In a ruling, the Fifth Circuit Court of Appeals reversed a district court’s decision to ban certain Native Americans from gathering eagle feathers for religious services. The decision relies heavily on the Supreme Court’s recent ruling in favour of religious freedom. A group of Native Americans along with their church had filed a lawsuit against Ken Salazar, Secretary of the Interior for the United States, arguing that the Bald and Golden Eagle Protection Act as well as the Migratory Bird Treaty infringed upon their right to religious freedom. The suit was filed after Pastor Robert Soto, who belongs to the Lipian Apache Tribe, was arrested for possessing eagle feathers without necessary permits.
According to the two laws, possession, taking, barter, sale, transport, purchase, export or import of any golden eagle or bald eagle is prohibited, except when allowed by the Secretary of the Interior. Since many Native Americans consider eagle feathers to be sacred and use them in religious services, the government offers them an exemption and expects the Secretary to issue permits to individuals who are genuine, bona fide practitioners of this religion.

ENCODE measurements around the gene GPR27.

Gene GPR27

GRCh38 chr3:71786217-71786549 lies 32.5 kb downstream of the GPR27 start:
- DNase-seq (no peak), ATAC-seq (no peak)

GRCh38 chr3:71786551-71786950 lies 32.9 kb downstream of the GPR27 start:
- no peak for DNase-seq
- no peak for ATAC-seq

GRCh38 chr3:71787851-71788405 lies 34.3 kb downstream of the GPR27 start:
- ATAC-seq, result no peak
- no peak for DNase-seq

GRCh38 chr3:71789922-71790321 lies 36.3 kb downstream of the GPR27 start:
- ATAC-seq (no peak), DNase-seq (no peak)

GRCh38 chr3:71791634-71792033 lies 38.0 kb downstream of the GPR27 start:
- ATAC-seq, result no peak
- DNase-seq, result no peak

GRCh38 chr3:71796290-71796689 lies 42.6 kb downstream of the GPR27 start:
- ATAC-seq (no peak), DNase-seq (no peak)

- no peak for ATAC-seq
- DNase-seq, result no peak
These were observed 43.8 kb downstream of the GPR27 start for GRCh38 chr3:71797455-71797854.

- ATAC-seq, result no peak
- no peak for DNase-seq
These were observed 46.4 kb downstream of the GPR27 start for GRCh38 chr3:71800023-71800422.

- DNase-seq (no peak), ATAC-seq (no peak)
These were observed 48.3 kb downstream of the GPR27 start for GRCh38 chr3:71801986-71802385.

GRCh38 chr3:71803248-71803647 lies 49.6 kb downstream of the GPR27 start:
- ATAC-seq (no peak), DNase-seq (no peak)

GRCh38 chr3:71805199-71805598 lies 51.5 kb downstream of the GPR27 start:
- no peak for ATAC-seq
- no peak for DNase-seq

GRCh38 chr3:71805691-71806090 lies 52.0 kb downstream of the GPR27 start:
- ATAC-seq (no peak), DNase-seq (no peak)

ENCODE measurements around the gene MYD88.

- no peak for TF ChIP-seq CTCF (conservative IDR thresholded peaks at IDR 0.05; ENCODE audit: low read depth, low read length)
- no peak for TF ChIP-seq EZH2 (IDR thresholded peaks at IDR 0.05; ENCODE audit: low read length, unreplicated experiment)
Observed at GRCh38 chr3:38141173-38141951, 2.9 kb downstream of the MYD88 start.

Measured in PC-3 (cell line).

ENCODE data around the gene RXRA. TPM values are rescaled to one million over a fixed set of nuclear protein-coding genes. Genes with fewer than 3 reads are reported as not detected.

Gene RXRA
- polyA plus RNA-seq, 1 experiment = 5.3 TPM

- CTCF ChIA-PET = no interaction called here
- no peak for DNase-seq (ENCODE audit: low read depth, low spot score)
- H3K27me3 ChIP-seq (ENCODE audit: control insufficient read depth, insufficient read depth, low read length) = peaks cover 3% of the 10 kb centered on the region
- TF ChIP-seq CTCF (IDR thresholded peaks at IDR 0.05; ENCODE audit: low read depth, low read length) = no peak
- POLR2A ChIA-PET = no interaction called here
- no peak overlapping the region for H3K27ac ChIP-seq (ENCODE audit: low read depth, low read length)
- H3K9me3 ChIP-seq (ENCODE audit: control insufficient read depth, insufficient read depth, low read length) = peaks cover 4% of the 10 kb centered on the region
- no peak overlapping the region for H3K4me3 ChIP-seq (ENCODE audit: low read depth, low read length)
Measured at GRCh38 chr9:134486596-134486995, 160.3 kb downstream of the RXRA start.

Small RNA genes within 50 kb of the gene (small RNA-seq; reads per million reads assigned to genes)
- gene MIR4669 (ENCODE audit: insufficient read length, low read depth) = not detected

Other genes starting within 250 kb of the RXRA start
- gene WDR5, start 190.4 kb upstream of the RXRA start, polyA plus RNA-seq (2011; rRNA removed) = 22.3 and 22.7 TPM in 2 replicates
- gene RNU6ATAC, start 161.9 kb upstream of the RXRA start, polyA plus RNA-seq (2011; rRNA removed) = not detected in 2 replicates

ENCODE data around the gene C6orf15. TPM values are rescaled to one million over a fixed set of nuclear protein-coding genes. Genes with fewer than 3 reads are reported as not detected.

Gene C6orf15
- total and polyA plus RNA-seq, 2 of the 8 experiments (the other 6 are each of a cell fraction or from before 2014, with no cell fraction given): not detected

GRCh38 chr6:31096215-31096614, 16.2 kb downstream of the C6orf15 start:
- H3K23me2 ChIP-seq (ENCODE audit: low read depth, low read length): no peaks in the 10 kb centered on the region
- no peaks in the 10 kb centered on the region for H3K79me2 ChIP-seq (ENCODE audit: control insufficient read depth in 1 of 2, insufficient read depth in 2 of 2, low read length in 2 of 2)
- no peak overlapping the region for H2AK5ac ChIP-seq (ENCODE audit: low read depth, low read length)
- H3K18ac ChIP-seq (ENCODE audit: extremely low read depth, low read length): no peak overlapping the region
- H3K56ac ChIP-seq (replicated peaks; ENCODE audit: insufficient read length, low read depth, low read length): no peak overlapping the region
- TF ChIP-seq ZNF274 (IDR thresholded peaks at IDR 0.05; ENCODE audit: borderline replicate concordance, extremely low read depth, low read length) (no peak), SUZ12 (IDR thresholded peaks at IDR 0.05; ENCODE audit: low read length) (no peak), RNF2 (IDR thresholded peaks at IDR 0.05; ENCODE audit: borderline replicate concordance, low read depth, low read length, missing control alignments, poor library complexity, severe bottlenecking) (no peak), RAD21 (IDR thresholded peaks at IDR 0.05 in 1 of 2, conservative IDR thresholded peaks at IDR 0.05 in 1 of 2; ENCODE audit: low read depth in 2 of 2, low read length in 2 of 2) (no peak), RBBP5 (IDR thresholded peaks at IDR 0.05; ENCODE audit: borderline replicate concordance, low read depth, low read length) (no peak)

However, in 1999, the office of the Secretary of the Interior began requiring Native Americans wanting permits to establish that they are members of the federally recognized list of tribes. Lipian Apache Tribe has existed for more than 300 years but it is not considered a “federally recognized” tribe. Hence, the plaintiffs filed a lawsuit against the department, arguing that the confiscation of Soto’s feathers, just because his tribe is not federally recognized, is a violation of the religious rights guaranteed to American citizens in the First Amendment’s Free Exercise Clause and the Religious Freedom Restoration Act.
According to RFRA, the government is prohibited from burdening an individual’s practice of religion, even if the burden is the result of a law that the government itself has passed. The government can only burden an individual if it has and can establish its own compelling interest or the burden imposed is the least restraining means possible for maintaining its interest.
The district court’s ruling was overturned by Judges Edith Jones, Catharina Haynes and Jennifer Elrod.
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